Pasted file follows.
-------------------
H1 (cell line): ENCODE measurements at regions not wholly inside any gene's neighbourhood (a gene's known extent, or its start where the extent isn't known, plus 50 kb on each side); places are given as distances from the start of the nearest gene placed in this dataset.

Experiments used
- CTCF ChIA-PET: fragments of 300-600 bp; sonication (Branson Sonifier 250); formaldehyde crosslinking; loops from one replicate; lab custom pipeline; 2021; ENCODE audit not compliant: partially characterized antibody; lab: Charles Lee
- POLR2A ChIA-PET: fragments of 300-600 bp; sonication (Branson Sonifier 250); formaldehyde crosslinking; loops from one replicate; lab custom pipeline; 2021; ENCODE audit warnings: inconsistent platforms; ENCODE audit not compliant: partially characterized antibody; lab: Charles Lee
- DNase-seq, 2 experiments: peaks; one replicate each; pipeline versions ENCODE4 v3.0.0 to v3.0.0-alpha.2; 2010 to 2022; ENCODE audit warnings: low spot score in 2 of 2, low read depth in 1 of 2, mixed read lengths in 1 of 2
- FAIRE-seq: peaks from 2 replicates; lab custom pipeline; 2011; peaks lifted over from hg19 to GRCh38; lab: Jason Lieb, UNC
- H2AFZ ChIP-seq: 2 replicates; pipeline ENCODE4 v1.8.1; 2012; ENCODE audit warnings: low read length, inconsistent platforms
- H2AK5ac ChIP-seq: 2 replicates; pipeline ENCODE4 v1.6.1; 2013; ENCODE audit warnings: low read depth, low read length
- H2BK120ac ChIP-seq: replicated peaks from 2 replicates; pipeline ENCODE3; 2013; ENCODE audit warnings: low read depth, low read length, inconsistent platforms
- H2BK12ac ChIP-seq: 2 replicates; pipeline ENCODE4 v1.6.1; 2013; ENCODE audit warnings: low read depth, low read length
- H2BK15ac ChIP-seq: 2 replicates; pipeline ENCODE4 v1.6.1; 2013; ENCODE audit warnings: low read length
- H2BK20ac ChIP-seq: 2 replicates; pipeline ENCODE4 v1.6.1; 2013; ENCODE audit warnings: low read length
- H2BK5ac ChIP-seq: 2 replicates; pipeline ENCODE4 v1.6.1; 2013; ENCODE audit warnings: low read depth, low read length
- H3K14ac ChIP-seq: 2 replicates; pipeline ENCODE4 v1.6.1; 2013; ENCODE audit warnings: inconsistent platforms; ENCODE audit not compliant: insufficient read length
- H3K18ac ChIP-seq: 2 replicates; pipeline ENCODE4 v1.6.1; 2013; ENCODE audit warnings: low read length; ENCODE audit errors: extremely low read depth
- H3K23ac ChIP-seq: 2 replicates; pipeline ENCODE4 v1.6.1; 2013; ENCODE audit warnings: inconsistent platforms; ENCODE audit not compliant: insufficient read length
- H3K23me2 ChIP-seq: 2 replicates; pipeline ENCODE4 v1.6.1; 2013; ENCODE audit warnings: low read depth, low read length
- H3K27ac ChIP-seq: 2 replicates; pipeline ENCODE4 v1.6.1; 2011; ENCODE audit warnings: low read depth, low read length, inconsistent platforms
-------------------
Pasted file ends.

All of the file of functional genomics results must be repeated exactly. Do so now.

H1 (cell line): ENCODE measurements at regions not wholly inside any gene's neighbourhood (a gene's known extent, or its start where the extent isn't known, plus 50 kb on each side); places are given as distances from the start of the nearest gene placed in this dataset.

Experiments used
- CTCF ChIA-PET: fragments of 300-600 bp; sonication (Branson Sonifier 250); formaldehyde crosslinking; loops from one replicate; lab custom pipeline; 2021; ENCODE audit not compliant: partially characterized antibody; lab: Charles Lee
- POLR2A ChIA-PET: fragments of 300-600 bp; sonication (Branson Sonifier 250); formaldehyde crosslinking; loops from one replicate; lab custom pipeline; 2021; ENCODE audit warnings: inconsistent platforms; ENCODE audit not compliant: partially characterized antibody; lab: Charles Lee
- DNase-seq, 2 experiments: peaks; one replicate each; pipeline versions ENCODE4 v3.0.0 to v3.0.0-alpha.2; 2010 to 2022; ENCODE audit warnings: low spot score in 2 of 2, low read depth in 1 of 2, mixed read lengths in 1 of 2
- FAIRE-seq: peaks from 2 replicates; lab custom pipeline; 2011; peaks lifted over from hg19 to GRCh38; lab: Jason Lieb, UNC
- H2AFZ ChIP-seq: 2 replicates; pipeline ENCODE4 v1.8.1; 2012; ENCODE audit warnings: low read length, inconsistent platforms
- H2AK5ac ChIP-seq: 2 replicates; pipeline ENCODE4 v1.6.1; 2013; ENCODE audit warnings: low read depth, low read length
- H2BK120ac ChIP-seq: replicated peaks from 2 replicates; pipeline ENCODE3; 2013; ENCODE audit warnings: low read depth, low read length, inconsistent platforms
- H2BK12ac ChIP-seq: 2 replicates; pipeline ENCODE4 v1.6.1; 2013; ENCODE audit warnings: low read depth, low read length
- H2BK15ac ChIP-seq: 2 replicates; pipeline ENCODE4 v1.6.1; 2013; ENCODE audit warnings: low read length
- H2BK20ac ChIP-seq: 2 replicates; pipeline ENCODE4 v1.6.1; 2013; ENCODE audit warnings: low read length
- H2BK5ac ChIP-seq: 2 replicates; pipeline ENCODE4 v1.6.1; 2013; ENCODE audit warnings: low read depth, low read length
- H3K14ac ChIP-seq: 2 replicates; pipeline ENCODE4 v1.6.1; 2013; ENCODE audit warnings: inconsistent platforms; ENCODE audit not compliant: insufficient read length
- H3K18ac ChIP-seq: 2 replicates; pipeline ENCODE4 v1.6.1; 2013; ENCODE audit warnings: low read length; ENCODE audit errors: extremely low read depth
- H3K23ac ChIP-seq: 2 replicates; pipeline ENCODE4 v1.6.1; 2013; ENCODE audit warnings: inconsistent platforms; ENCODE audit not compliant: insufficient read length
- H3K23me2 ChIP-seq: 2 replicates; pipeline ENCODE4 v1.6.1; 2013; ENCODE audit warnings: low read depth, low read length
- H3K27ac ChIP-seq: 2 replicates; pipeline ENCODE4 v1.6.1; 2011; ENCODE audit warnings: low read depth, low read length, inconsistent platforms